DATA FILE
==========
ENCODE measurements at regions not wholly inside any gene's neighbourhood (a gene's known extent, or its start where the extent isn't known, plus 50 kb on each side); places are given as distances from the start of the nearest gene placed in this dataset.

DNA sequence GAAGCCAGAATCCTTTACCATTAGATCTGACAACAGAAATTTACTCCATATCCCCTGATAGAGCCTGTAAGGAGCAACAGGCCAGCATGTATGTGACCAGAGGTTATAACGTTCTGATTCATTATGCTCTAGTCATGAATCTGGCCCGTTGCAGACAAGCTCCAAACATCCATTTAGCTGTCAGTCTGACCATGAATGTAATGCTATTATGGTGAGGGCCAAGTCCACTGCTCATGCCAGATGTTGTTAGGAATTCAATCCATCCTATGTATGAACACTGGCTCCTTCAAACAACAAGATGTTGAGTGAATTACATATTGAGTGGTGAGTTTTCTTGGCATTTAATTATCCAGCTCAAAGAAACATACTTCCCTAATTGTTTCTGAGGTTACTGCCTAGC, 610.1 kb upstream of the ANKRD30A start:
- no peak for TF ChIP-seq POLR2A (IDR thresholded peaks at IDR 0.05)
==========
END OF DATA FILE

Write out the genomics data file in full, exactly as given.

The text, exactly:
ENCODE measurements at regions not wholly inside any gene's neighbourhood (a gene's known extent, or its start where the extent isn't known, plus 50 kb on each side); places are given as distances from the start of the nearest gene placed in this dataset.

DNA sequence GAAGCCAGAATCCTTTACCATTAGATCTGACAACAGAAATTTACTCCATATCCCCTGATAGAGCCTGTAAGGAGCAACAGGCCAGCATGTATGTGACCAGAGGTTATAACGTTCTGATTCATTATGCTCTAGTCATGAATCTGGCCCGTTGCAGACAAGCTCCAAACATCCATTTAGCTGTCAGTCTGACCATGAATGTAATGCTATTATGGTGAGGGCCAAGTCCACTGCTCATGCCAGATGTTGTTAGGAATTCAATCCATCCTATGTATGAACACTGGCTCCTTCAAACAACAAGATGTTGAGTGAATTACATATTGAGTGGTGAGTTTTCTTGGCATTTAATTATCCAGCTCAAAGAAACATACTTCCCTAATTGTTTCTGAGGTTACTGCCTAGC, 610.1 kb upstream of the ANKRD30A start:
- no peak for TF ChIP-seq POLR2A (IDR thresholded peaks at IDR 0.05)